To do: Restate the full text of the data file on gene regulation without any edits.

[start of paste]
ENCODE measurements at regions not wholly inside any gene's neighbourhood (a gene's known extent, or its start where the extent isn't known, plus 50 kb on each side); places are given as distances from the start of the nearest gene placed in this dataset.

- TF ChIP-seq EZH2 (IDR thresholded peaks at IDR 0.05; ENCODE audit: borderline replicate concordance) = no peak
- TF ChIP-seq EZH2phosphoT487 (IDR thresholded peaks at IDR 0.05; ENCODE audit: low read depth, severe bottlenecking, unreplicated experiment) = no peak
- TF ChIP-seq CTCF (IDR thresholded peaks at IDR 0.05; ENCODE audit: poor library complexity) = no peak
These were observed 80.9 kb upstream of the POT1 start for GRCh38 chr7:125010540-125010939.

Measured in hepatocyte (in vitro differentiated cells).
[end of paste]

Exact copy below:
ENCODE measurements at regions not wholly inside any gene's neighbourhood (a gene's known extent, or its start where the extent isn't known, plus 50 kb on each side); places are given as distances from the start of the nearest gene placed in this dataset.

- TF ChIP-seq EZH2 (IDR thresholded peaks at IDR 0.05; ENCODE audit: borderline replicate concordance) = no peak
- TF ChIP-seq EZH2phosphoT487 (IDR thresholded peaks at IDR 0.05; ENCODE audit: low read depth, severe bottlenecking, unreplicated experiment) = no peak
- TF ChIP-seq CTCF (IDR thresholded peaks at IDR 0.05; ENCODE audit: poor library complexity) = no peak
These were observed 80.9 kb upstream of the POT1 start for GRCh38 chr7:125010540-125010939.

Measured in hepatocyte (in vitro differentiated cells).